If everything is such plain sailing in the United States since the 1947 decision, why was it necessary to appoint recently a special master and to place in his hands the unresolved question regarding areas subject to Federal Government or State jurisdiction in the State of Louisiana? It is good to know that, since the 1956 Agreement between Louisiana and the United States - and I stress that it was an agreement, not a court decision - dual permits or dual royalty payments have no longer been required. However, the question of the duplicate payments made prior to that time has not yet been resolved even though Louisiana and the United States are holding some payments that are clearly from each other's area. Why are a number of cases still pending in the American courts if the legal position is understood there? If everything is so clearly understood in Canada, why are negotiations still proceeding between the Provinces and the Federal Government 6 years after the decision of the Supreme Court of Canada in a case which only applied, of course, to the Province of British Columbia? Why is this decision, in the words of a previous information officer of the Canadian High Commission in Canberra, generally considered as affecting just one round of a fairly lengthy match? If the situation is so clear in Malaysia, why was the Malaysian Government studying the Australian off-shore petroleum legislation, just as the Canadian Government did after the Canadian Supreme Court decision when it sent Mr Isbister, the Secretary of its Department of National Development, to Australia?

Perhaps there are some people naive enough to think that all that is needed is a decision by our High Court and we then all live happily ever after. Every experience available shows that this would not be so. If honourable members desire to see constant litigation over a decade or more, they should pass this legislation. It should keep the lawyers fat and prosperous for many years to come. Some honourable members may ask why this is so. It will come basically from attempts to delineate State boundaries and therefore State sovereignty. Some basic rules for delineating boundaries have been laid down, but there are so many 'ifs' and 'buts' that there is enormous scope for legal disagreement. Let me mention a few of the problems to support my contention. At the present moment, State boundaries are determined by closing off harbours by a closing line drawn across the natural entrance points. Under the 1958 Convention on the Territorial Sea, if such a closure is less than 24 miles all waters inside this line are internal waters and therefore under the jurisdiction of the State. Of course they are shown on Commonwealth maps already as being under the jurisdiction of the State. This Bill, however, makes State boundaries revert to their boundaries as at Federation. Some authorities believe the closure distance at Federation was 10 miles and some believe it was 6 miles. Who is right? This will have to be decided by the Court if this legislation is held to be valid.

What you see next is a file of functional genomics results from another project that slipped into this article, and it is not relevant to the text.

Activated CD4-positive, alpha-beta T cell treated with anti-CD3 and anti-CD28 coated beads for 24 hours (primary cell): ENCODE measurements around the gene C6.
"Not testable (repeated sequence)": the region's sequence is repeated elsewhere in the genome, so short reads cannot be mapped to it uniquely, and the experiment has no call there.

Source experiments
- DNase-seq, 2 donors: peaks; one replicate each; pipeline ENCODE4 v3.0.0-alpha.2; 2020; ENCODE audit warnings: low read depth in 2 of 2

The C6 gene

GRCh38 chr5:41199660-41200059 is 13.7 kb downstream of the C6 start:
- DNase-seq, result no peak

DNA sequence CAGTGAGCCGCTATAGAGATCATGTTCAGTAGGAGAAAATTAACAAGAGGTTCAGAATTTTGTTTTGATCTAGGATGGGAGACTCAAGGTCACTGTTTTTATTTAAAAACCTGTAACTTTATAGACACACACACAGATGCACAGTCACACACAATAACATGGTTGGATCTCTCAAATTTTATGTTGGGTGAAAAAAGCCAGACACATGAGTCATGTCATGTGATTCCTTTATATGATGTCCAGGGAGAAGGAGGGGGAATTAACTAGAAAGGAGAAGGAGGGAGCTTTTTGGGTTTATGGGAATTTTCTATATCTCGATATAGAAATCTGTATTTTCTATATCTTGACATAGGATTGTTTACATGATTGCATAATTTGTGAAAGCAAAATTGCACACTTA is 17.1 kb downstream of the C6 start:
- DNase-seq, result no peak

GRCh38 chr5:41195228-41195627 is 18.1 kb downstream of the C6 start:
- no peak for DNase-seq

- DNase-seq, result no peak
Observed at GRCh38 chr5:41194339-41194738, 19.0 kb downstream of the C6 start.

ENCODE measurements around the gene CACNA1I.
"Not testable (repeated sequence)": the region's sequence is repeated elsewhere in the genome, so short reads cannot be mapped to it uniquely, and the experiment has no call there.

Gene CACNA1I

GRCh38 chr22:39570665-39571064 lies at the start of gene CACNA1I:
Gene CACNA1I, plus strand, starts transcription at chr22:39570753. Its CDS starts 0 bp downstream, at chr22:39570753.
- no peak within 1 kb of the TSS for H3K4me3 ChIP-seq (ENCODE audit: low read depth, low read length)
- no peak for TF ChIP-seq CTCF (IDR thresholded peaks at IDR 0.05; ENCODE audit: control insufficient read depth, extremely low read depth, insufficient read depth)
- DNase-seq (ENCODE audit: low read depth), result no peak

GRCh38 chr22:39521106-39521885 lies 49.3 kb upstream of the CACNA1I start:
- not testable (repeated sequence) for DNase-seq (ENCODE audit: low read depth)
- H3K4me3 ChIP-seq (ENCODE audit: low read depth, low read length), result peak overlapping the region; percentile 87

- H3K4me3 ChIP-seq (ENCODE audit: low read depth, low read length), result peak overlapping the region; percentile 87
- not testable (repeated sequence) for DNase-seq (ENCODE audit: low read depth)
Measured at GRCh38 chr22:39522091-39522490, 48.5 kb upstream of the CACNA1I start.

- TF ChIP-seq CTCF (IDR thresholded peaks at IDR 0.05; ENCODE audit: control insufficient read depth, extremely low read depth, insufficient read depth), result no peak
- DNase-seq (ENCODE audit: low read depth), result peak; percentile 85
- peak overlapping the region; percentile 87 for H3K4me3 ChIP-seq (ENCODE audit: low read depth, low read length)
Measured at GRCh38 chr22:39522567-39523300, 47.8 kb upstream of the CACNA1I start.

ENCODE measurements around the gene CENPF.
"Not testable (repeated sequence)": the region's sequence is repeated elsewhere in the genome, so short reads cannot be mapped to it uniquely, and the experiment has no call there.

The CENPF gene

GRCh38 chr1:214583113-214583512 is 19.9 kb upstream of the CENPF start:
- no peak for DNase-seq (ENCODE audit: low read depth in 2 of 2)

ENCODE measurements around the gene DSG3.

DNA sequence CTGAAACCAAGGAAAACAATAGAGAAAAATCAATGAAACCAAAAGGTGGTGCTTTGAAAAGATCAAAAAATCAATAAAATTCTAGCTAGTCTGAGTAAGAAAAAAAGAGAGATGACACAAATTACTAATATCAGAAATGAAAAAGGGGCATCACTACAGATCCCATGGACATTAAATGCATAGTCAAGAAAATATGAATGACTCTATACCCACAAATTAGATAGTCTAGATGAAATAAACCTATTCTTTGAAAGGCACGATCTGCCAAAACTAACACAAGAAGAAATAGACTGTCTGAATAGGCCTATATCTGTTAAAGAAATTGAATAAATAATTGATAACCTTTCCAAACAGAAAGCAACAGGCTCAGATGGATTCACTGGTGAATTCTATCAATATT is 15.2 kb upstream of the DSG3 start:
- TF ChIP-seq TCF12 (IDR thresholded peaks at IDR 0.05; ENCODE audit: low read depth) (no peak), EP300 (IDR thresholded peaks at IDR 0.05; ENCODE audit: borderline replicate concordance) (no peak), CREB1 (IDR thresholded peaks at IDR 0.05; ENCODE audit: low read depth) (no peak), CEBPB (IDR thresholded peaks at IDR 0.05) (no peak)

Then we come to the drawing of baselines with regard to islands and low-tide elevations. Next comes the problem of enclaves and nonadjacent archipelagos. Of course, where the baseline method is applied to a coastline which is surrounded by a number of islands, but not a sufficient number to warrant this method, the drawing of areas of territorial sea round each island will lead to small pockets of high seas surrounded by territorial waters. One opinion has been expressed that such enclaves; as they are called, if not more than 2 miles in breadth and entirely surrounded by territorial waters, may be included within the territorial waters, but, in the case where the waters are open at both ends the pockets should be regarded as part of the high seas. We should not forget that there are islands which are not so close to the coastline as to exhibit an affinity with it, yet are so interconnected with each other as to suggest the application of the joining line of more than 6 miles, which would be the width of an island joining line if measured in the ordinary manner. I am sure that this shows the House that there are obvious grounds for disagreement in so many of these decisions. At a conference on this problem some delegates favoured the ordinary 3-mile line principle while others favoured treating the group as a whole, on condition that the distance between islands did not exceed 10 miles.

Then we come to the treatment of low-tide elevations and complex areas of coastline consisting of deep indentations and fringeing islands. There is the problem of the so-called historic bays, where the depth of penetration must be at least equal to the radius of an area marked out by a semi-circle, the diameter of which is based on the distance between the entrance points. Sometimes bay is the term applied to indentations of the coastline wider than the depth of penetration, while a gulf is characterised by deeper penetration. Along the Australian cost some so-called bays are not bays at all. There is said to be a great deal of confusion in the Australian position in bays.